We propose to develop an array of novel statistical methods for association analysis of functional phenotypes arising from high-throughput sequencing assays in genetics and genomics, specifically data from RNA-seq, ChIP-seq, and DNase-seq assays. Our proposed approach is to treat the number of reads mapping to each base along the genome as a highly-multivariate, but also highly-structured, phenotype. Using methods from signal processing (wavelets), we will develop methods to identify regions of the genome where these phenotypes differ significantly between samples, or groups of samples (e.g. cell types, treatment groups, or genotype classes). In contrast to approaches based on sliding windows, the methods will be capable of identifying differences that occur at multiple different scales. The statistical methods we develop will facilitate both small-scale comparisons (e.g. identifying differences in binding, o histone modifications, between two samples or conditions), and larger-scale analyses, such as genetic association analyses that aim to identify genetic variants associated with these phenotypes (expression QTLs, binding QTLs, dsQTLs). As an important special case, our methods will tackle the commonly- encountered problem of identifying differentially expressed genes, including variations in splicing or alternative transcripts, from RNA-seq data. These methods will build on and substantially extend methods for association analyses developed during the current funding cycle of this R01. The result of our research will be a suite of statistical tools that will greatly facilitate the analysis of the wide range of genetic and genomi studies that involve functional phenotypes. We will produce and distribute user-friendly software implementing these methods. We will use our methods to analyze existing data generated by our collaborators, and publicly-available data from the NIH-funded GTeX project, both to compare them with existing analysis methods and to identify regulatory genetic variants responsible for phenotypic variation. The overall objective is for the work to provide software and statistical tools for the genetics and genomics research community, facilitating biological discoveries and insights, and, ultimately, understanding of the genetic basis of common disease.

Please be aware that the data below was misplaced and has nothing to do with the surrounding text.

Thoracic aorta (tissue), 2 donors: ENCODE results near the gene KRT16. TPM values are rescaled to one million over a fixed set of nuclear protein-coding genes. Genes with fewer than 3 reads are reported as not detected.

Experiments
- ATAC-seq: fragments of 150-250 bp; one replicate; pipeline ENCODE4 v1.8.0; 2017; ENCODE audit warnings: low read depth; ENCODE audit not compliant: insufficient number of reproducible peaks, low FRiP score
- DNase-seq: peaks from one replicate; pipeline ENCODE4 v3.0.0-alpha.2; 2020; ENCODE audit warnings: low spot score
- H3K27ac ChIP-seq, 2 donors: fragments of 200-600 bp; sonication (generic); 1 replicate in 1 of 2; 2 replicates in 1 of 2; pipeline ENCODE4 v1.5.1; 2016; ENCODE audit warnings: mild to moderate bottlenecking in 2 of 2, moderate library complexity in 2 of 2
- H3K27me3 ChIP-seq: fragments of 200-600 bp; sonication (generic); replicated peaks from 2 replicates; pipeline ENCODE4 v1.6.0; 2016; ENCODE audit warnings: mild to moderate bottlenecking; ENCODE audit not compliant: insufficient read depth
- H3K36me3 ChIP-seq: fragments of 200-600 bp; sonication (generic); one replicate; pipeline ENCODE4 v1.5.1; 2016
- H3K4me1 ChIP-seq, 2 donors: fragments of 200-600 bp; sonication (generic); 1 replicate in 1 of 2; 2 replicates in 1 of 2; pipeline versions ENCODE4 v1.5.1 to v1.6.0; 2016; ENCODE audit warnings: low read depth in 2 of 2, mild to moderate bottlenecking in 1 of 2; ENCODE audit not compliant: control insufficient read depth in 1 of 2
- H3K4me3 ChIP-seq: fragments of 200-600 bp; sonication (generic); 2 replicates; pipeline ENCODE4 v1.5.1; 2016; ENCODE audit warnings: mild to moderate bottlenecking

Public Health Relevance

This project will generate statistical tools for the genetics and genomics research community, and apply them to identify functional genetic variants that affect human phenotypes. These tools will help facilitate biological discoveries and insights, and, ultimately, understanding of the genetic basis of common disease.

Agency
National Institute of Health (NIH)
Institute
National Human Genome Research Institute (NHGRI)
Type
Research Project (R01)
Project #
5R01HG002585-10
Application #
8725216
Study Section
Genomics, Computational Biology and Technology Study Section (GCAT)
Program Officer
Ramos, Erin
Project Start
2002-09-20
Project End
2017-06-30
Budget Start
2014-07-01
Budget End
2015-06-30
Support Year
10
Fiscal Year
2014
Total Cost
$410,576
Indirect Cost
$150,718
Name
University of Chicago
Department
Biostatistics & Other Math Sci
Type
Schools of Arts and Sciences
DUNS #
005421136
City
Chicago
State
IL
Country
United States
Zip Code
60637
Zhu, Xiang; Stephens, Matthew (2018) Large-scale genome-wide enrichment analyses identify new trait-associated genes and pathways across 31 human phenotypes. Nat Commun 9:4361
Gerard, David; Stephens, Matthew (2018) Empirical Bayes shrinkage and false discovery rate estimation, allowing for unwanted variation. Biostatistics :
Al-Asadi, Hussein; Dey, Kushal K; Novembre, John et al. (2018) Inference and visualization of DNA damage patterns using a Grade of Membership Model. Bioinformatics :
Zhu, Xiang; Stephens, Matthew (2017) BAYESIAN LARGE-SCALE MULTIPLE REGRESSION WITH SUMMARY STATISTICS FROM GENOME-WIDE ASSOCIATION STUDIES. Ann Appl Stat 11:1561-1592
Dey, Kushal K; Hsiao, Chiaowen Joyce; Stephens, Matthew (2017) Visualizing the structure of RNA-seq expression data using grade of membership models. PLoS Genet 13:e1006599
Stephens, Matthew (2017) False discovery rates: a new deal. Biostatistics 18:275-294
Lu, Mengyin; Stephens, Matthew (2016) Variance adaptive shrinkage (vash): flexible empirical Bayes estimation of variances. Bioinformatics 32:3428-3434
Raj, Anil; Wang, Sidney H; Shim, Heejung et al. (2016) Thousands of novel translated open reading frames in humans inferred by ribosome footprint profiling. Elife 5:
Petkova, Desislava; Novembre, John; Stephens, Matthew (2016) Visualizing spatial population structure with estimated effective migration surfaces. Nat Genet 48:94-100
Raj, Anil; Shim, Heejung; Gilad, Yoav et al. (2015) msCentipede: Modeling Heterogeneity across Genomic Sites and Replicates Improves Accuracy in the Inference of Transcription Factor Binding. PLoS One 10:e0138030

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